Murder Suspect’s Mental State Argued - The Missourian: Local News

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Murder Suspect’s Mental State Argued

Trial Began June 29

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Posted: Friday, July 1, 2011 8:00 pm | Updated: 10:17 am, Thu Jun 27, 2013.

Circuit Judge Gael Wood will take under advisement arguments from the state and defense team before issuing a verdict for the murder trial of a Union woman.

The three day bench trial in front of Wood concluded Friday morning. Attorneys from the Franklin County prosecutor's office and the defense team for Timothy D. Shults presented closing arguments that morning.

Shults, 47, is charged with the first-degree murder in the death of Deborah Marsch, 53, Union. Marsch was strangled to death July 3, 2009, in Union’s Autumn Hill Park in an apparent random act of violence.

Judge Wood did not say when he would issue a verdict.

Shults recently waived a jury trial and is being tried before Circuit Judge Gael Wood. In exchange for waiving a jury trial, the prosecutor’s office agreed to not seek the death penalty for Shults.

Robert Wolfrum, who is representing Shults, said during closing arguments that in the murder of Marsch, Shults did not show "deliberation."

 

"If we don't know exactly what happened here, how can we say there was cool reflection," Wolfrum said.

 

In an effort for a ruling of the lesser conviction of second-degree murder, Wolfrum argued that Shults’ actions were not deliberate, but instead triggered by psychological problem resulting, in part, from a “traumatic brain injury” he suffered in May 2000 after falling through a floor while working at a construction site.

Wolfrum argued that his client was not in the mental state to commit first-degree murder.

 

"There is no independent proof of the mental state of deliberation," Wolfrum added.

He also blamed Shults’ actions on depression and a syndrome that causes anxiety caused by medication.

The state presented much of its evidence Wednesday morning and the defense called witnesses Thursday. The trial was concluded Friday following testimony from forensic psychiatrist Dr. John Rabun, an expert witness for the state.

"It is my opinion that Mr. Shults had the capacity to form intent as charged," Rabun said.

According to reports, Shults confessed to police on Sunday, July 5, 2009, that he killed the woman, then took detectives to the location where he dumped her body off Judith Spring Road.

State’s Argument

Franklin County Assistant Prosecutor Brianne Barr, in her opening statement Wednesday, said that the state would prove that Shults showed deliberation prior to the death of Marsch.

Barr said that it would have taken three minutes of “constant pressure” to strangle Marsch.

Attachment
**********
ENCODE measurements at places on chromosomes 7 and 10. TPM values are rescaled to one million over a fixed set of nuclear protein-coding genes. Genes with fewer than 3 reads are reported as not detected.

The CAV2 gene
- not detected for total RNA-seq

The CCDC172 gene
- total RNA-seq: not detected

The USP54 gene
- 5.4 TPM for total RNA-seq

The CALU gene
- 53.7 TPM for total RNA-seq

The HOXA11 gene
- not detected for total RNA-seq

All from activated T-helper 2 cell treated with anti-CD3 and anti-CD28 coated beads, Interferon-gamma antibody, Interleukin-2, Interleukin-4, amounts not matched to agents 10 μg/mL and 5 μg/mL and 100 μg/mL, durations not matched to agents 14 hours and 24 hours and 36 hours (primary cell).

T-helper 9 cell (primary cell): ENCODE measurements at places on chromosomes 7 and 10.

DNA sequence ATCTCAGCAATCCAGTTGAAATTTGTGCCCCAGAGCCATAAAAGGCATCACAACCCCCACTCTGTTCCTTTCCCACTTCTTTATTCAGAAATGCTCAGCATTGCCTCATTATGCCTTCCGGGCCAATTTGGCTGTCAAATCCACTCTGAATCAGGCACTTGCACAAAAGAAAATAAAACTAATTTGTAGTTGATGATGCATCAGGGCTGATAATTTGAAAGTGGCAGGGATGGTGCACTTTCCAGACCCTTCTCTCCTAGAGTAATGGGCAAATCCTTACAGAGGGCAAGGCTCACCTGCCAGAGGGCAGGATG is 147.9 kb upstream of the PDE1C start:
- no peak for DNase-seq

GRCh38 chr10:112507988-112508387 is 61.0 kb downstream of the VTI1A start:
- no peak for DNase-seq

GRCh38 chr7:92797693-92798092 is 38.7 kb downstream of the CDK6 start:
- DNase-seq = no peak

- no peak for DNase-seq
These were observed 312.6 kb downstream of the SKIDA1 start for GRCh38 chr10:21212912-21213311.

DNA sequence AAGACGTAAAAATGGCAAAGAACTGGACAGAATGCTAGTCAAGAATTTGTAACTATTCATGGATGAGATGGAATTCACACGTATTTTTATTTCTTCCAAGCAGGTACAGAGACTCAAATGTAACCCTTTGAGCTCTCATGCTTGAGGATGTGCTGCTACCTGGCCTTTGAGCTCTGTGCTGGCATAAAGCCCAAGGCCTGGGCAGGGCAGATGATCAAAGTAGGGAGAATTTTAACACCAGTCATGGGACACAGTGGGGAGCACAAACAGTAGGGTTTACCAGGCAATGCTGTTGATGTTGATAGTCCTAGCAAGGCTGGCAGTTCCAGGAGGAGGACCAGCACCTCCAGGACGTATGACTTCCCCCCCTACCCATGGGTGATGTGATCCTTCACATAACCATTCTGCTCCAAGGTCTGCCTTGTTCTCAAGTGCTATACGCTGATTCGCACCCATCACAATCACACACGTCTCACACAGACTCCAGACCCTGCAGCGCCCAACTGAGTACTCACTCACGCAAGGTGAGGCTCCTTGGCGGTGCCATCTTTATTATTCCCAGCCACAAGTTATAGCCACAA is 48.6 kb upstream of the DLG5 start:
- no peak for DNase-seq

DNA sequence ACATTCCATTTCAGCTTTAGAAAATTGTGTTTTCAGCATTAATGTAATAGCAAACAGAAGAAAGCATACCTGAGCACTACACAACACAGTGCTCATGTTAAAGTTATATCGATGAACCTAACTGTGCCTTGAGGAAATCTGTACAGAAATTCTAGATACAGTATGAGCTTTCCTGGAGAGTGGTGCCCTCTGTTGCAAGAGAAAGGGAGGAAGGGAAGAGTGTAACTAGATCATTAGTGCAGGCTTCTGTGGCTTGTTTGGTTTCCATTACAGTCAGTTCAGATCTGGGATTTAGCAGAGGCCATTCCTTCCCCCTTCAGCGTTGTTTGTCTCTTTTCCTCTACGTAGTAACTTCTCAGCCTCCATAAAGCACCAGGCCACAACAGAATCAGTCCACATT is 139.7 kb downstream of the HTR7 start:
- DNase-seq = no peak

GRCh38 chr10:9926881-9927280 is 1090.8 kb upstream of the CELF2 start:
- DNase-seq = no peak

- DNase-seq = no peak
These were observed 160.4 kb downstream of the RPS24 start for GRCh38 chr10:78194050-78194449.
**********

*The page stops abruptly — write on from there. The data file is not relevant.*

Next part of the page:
“Deborah Marsch was an innocent, defenseless human being who did not deserve to lose her life because he was fed up with his,” she said.

She added that Shults reacted calmly enough to drag Marsch’s body from the murder scene to the parking lot of Autumn Hill Park, put her body in the bed of his truck and drive it to the site where the body was dumped.

Shults then removed Marsch’s clothing and dumped it in a different area so it would be harder to identify Marsch, Barr said.

Marsch had been missing for two days when authorities questioned Shults about an unrelated incident. Police knew Shults would sometimes go to Autumn Hill Park and asked about the woman’s disappearance, according to Barr.

“He had such a strong reaction to the victim’s photograph that police took him for further questioning,” she said.

‘Mindset’ of Suspect

Wolfrum said that Shults had bouts of depression and was prescribed medication that led to Aakathisia, a syndrome that causes restlessness, paranoia and panic. Wolfram said Shults checked out of a VA hospital July 2, 2009 — the day before Marsch was murdered — against a doctor’s recommendation.

During the opening statements, Wolfrum stated that three doctors would testify as expert witnesses in an effort to prove that Shults should not be convicted of first-degree murder due to his mental state.

He noted that Shults showed behavioral and health changes following his fall in 2000. He became more “impulsive” and was suicidal and depressed.

Wolfrum said in early July 2009, Shults was homeless and unemployed and in a “down point in his life.”’

“None of this is an excuse,” Wolfrum said, but it shows Shults’ “mindset” prior to the murder.

During police interviews, the suspect said he did not know Marsch but that he was angry and she was “in the wrong place at the wrong time.”

Shults also is charged in a separate case with burglary, kidnapping, armed criminal action and violation of an order of protection. A trial on those charges has not yet been scheduled.

Authorities allege that the day after the murder Shults broke into his estranged wife’s home in Washington, waited for her to return, then told her that he wanted her to go with him and she consented. He drove her car to the Labadie area and told her to walk with him into the woods but she refused and eventually convinced him to release her, authorities allege.

Later Saturday, after the abduction was reported, Washington police began an investigation and on Sunday contacted Union police who were familiar with Shults and his ex-wife who lives in Union.

Detectives went to the ex-wife’s home and found Shults there, according to police.

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